Tag Archives: stress

Stress levels of Australian couples impacting physical health: Top 5 Stressors for Couples 

In today’s fast paced society, it is impossible to avoid stress in our lives. Stressors being external events which cause an emotional or physical reaction can be handled in 2 basic ways:

  1. Eliminate the stressor or
  2. Change one’s reaction to stress.

When a stressor cannot be eliminated, it is important to look at how one reacts or copes in response to the stressor. Learning and using healthy coping mechanisms can help individuals respond to stress in healthier ways.

Top 5 Stressors for Couples 

Based on results from the first 20,000 couples to complete the PREPARE/ENRICH Customised Version, the top 5 stressors for each relationship stage are listed below. Overall, married couples report higher stress levels than dating or engaged couples.

    Dating Couples
  1. Your job
  2. Feeling emotionally upset
  3. Inadequate income
  4. Your partner
  5. Too much to do around the home
    Engaged Couples: 
  1. Your job
  2. Financial concerns
  3. Cost of wedding
  4. Lack of exercise
  5. Lack of sleep
    Married Couples: 
  1. Your spouse
  2. Your job
  3. Feeling emotionally upset
  4. Inadequate income
  5. Too much to do around the home

Married Couples and Stress 

Note the item rated as the number one stressor by married couples is Your spouse. This was the number one stressor cited by both men and women.

Married couples who take PREPARE/ENRICH are often being seen in a counselling situation. It is not uncommon for individuals experiencing relational conflict to believe their problems would be solved if their partner would only change. Not only do they believe this, they often express it. Experienced counsellors are used to the finger pointing which often accompanies the initial sessions of marital therapy.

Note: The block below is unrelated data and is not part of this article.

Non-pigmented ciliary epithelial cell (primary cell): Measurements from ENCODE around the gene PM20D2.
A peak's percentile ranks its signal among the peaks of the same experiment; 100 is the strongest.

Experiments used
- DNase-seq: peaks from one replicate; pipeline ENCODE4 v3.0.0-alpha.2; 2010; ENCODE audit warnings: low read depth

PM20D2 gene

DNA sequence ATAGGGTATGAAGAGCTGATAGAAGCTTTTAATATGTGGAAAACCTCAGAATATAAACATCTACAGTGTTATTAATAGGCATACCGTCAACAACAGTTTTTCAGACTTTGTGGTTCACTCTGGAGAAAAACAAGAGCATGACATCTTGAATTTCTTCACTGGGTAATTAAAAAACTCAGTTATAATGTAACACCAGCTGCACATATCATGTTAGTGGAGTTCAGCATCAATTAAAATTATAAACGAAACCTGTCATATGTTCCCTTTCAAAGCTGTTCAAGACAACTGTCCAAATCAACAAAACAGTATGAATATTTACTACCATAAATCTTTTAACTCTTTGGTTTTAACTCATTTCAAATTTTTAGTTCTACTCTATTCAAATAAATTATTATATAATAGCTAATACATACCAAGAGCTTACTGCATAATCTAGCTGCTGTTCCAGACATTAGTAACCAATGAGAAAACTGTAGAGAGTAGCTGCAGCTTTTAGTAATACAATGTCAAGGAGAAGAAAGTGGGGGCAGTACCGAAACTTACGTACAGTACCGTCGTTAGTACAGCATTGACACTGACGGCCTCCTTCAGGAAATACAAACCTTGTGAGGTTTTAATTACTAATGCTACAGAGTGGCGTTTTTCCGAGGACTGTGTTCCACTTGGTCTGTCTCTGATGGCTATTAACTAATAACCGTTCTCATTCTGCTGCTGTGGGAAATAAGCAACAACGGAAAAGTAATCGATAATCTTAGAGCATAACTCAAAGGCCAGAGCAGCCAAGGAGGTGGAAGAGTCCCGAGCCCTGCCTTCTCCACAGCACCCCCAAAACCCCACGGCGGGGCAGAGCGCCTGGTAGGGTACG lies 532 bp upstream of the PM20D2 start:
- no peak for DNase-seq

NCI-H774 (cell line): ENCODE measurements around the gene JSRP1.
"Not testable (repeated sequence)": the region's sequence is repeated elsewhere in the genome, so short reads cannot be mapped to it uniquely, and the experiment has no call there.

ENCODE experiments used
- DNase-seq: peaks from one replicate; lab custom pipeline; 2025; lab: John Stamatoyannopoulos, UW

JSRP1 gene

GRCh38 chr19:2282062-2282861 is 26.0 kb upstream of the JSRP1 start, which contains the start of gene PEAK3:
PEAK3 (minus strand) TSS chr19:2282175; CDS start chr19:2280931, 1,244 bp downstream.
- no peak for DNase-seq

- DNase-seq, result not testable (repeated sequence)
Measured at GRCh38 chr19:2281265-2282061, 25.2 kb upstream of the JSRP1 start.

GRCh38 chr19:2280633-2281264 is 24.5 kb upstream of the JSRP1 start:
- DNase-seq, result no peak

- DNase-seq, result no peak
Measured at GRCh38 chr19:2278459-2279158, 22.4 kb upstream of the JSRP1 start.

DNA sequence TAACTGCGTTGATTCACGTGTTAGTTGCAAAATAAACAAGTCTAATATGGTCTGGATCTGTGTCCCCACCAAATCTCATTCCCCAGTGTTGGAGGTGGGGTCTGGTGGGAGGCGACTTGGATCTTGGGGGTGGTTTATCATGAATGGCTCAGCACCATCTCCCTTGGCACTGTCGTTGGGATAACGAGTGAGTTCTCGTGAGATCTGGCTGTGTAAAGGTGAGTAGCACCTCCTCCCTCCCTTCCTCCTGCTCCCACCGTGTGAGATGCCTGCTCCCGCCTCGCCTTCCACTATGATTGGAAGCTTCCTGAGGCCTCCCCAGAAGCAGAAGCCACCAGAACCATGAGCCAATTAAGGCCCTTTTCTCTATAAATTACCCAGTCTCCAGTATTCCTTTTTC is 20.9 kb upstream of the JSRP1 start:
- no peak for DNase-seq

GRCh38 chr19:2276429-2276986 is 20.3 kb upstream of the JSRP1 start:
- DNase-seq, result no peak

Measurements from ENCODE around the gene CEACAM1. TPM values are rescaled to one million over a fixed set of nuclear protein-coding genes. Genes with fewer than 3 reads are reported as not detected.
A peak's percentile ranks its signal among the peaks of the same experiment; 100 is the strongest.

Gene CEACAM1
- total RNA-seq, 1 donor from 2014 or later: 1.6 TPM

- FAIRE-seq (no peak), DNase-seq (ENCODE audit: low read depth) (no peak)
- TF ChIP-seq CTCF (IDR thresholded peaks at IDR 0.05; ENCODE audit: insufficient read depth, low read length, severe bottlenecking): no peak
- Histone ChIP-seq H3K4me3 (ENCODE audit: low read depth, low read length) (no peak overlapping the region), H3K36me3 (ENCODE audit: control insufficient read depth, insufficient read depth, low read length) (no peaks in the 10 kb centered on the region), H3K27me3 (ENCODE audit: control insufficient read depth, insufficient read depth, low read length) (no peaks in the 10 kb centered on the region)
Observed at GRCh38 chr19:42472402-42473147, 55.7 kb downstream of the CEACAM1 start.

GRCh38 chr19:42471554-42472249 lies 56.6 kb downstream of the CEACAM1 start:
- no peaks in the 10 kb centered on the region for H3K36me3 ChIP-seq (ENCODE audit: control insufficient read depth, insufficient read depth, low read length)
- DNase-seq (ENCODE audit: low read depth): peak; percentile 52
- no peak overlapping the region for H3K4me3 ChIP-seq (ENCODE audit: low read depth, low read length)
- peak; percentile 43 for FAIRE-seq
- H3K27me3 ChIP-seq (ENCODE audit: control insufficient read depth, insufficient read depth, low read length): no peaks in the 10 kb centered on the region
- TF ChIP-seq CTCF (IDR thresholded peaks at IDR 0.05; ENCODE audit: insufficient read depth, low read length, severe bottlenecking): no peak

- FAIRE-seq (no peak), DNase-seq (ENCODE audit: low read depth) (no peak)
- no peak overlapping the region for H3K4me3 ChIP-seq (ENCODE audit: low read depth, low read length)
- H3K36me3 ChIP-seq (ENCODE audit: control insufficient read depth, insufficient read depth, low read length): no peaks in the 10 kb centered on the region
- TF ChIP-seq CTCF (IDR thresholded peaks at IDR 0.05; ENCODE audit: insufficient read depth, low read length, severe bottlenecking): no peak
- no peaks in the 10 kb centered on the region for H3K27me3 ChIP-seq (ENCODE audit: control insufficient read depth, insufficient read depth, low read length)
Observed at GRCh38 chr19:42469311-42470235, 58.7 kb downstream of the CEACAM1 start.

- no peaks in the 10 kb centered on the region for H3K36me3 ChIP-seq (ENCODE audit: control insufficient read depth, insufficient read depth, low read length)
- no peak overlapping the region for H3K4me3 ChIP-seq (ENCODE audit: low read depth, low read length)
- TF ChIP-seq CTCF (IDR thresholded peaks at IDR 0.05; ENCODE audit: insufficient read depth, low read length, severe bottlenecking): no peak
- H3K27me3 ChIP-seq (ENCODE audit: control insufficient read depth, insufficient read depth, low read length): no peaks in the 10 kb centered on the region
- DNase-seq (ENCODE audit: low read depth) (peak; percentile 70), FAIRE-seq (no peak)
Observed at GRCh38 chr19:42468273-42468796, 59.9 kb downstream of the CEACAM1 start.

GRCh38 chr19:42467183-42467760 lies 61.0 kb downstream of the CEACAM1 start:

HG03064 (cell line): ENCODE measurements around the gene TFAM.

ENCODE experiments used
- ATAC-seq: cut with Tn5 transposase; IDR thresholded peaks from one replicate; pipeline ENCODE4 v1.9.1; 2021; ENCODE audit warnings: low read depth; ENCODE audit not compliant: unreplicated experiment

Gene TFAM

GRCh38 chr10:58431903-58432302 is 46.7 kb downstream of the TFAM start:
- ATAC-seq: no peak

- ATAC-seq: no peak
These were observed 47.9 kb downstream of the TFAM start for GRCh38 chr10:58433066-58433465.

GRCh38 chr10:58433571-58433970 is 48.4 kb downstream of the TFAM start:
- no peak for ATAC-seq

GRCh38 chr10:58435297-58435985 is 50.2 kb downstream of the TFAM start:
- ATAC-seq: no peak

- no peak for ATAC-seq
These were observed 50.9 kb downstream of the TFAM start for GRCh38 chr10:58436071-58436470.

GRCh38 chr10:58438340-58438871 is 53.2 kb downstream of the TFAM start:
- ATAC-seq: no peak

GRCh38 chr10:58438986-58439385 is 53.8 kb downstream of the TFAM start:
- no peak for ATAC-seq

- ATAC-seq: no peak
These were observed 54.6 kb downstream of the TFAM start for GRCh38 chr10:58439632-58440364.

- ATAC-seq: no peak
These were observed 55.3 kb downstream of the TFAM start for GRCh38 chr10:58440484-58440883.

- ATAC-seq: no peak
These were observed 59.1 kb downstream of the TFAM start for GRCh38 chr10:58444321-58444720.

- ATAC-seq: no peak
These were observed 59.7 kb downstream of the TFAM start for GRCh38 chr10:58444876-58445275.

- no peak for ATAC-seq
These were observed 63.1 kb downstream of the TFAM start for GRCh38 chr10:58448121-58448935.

Unfortunately, one partner cannot change the other and this approach leaves individuals totally disempowered in the relationship. In fact, the more one individual focuses on the other person’s behavior, the more resentment, anger, and resistance they typically receive in return.

It is much more productive to help these couples work on things that are in their control including the way they speak to one another, the way they resolve conflict, and the way each individual chooses to react to their daily stressors and interactions with their spouse.

Tune in for part 3 next week – Wedding planning and stress levels.

Do you need help with an issue or problem? Our approach helps to generate deep and productive conversations that couples would not otherwise have about their relationship. These conversations can restore insight and understanding about one another.

    Tune in for more tips next week… or contact me Shane Smith shane@intentional-relationship.com or @ www.workofheart.net.www.workofheart.net.au